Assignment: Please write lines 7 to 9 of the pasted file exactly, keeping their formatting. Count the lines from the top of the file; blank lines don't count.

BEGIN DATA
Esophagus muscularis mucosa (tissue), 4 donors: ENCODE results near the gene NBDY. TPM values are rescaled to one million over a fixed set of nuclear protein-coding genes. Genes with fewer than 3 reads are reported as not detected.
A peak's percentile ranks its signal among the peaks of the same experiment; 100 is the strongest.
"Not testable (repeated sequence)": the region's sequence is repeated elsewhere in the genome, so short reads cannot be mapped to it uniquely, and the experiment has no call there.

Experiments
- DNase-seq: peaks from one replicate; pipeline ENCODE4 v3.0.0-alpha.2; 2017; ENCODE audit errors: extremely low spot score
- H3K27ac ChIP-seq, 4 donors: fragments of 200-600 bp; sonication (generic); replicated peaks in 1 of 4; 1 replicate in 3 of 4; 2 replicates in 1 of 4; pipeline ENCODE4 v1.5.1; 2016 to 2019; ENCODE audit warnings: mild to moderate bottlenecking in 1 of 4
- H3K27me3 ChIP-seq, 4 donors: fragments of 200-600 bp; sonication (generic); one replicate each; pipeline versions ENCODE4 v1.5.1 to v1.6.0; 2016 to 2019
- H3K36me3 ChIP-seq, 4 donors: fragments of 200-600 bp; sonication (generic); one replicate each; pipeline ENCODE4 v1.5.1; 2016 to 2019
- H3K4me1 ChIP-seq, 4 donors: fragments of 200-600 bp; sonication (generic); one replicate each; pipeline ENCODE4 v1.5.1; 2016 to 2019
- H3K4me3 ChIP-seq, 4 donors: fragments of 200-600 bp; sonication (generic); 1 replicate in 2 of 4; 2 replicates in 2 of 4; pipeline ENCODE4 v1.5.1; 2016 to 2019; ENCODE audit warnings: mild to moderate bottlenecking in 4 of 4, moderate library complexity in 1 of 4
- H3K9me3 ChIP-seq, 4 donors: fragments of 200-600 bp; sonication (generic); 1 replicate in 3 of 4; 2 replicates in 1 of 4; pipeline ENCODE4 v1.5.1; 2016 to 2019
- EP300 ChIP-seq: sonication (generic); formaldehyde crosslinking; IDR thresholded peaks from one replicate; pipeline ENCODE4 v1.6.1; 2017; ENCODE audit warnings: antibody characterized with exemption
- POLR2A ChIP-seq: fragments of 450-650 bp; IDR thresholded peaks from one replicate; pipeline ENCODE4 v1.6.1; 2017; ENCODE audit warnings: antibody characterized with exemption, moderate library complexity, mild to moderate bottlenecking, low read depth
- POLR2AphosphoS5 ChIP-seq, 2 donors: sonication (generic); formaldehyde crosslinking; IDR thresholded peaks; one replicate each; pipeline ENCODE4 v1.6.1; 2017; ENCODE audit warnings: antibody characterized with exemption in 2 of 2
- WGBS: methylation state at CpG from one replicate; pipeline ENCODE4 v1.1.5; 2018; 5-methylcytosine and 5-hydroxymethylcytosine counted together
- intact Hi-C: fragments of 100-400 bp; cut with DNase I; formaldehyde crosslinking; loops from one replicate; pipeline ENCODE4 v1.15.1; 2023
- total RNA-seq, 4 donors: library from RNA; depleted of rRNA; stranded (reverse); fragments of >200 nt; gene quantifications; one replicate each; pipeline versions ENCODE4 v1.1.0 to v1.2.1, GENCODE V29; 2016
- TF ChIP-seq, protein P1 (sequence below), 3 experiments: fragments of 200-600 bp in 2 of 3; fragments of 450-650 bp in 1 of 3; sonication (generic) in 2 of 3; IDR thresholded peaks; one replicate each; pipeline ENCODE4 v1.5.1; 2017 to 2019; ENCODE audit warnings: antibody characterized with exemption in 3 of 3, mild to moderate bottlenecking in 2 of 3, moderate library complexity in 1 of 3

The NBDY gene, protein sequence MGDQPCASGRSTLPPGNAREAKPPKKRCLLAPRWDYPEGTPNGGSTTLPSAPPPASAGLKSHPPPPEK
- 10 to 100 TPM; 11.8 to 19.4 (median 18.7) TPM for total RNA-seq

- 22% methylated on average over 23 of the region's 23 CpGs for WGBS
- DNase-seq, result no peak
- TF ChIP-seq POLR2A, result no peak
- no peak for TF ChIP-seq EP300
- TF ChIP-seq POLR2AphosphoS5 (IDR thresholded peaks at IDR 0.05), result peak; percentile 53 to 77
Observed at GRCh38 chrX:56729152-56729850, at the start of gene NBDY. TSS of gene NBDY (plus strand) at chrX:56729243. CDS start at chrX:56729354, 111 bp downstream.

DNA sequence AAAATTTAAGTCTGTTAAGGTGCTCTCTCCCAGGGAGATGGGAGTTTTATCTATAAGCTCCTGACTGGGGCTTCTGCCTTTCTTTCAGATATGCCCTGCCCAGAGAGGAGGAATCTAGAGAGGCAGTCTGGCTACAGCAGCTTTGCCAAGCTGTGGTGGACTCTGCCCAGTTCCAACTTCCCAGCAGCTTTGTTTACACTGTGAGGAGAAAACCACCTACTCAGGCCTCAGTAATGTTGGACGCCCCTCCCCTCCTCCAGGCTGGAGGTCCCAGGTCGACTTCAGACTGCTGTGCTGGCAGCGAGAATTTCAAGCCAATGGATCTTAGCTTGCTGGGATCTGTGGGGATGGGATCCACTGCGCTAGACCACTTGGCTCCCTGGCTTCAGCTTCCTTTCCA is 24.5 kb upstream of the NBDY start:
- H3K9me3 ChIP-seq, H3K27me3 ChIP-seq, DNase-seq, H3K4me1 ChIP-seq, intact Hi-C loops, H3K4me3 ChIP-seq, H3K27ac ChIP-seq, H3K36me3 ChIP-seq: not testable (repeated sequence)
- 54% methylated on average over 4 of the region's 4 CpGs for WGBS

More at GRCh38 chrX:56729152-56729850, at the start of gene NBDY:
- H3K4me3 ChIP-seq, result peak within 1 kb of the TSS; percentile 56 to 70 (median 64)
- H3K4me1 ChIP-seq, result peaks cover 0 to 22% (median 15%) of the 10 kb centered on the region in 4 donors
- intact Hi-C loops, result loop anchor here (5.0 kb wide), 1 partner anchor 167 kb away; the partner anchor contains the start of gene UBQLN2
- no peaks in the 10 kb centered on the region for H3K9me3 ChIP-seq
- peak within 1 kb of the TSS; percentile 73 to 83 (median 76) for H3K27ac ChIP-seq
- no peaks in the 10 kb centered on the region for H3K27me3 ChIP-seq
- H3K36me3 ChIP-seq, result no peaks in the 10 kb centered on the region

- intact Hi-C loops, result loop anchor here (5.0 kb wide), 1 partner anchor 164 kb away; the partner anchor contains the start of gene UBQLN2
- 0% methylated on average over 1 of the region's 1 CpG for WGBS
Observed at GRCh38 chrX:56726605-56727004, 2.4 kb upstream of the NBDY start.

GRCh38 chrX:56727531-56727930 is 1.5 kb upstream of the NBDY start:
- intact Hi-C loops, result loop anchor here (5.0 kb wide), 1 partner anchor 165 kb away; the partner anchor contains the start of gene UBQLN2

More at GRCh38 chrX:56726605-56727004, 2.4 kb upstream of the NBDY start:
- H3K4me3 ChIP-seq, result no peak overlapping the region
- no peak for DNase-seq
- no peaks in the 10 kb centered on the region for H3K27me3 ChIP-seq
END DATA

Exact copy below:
- H3K27me3 ChIP-seq, 4 donors: fragments of 200-600 bp; sonication (generic); one replicate each; pipeline versions ENCODE4 v1.5.1 to v1.6.0; 2016 to 2019
- H3K36me3 ChIP-seq, 4 donors: fragments of 200-600 bp; sonication (generic); one replicate each; pipeline ENCODE4 v1.5.1; 2016 to 2019
- H3K4me1 ChIP-seq, 4 donors: fragments of 200-600 bp; sonication (generic); one replicate each; pipeline ENCODE4 v1.5.1; 2016 to 2019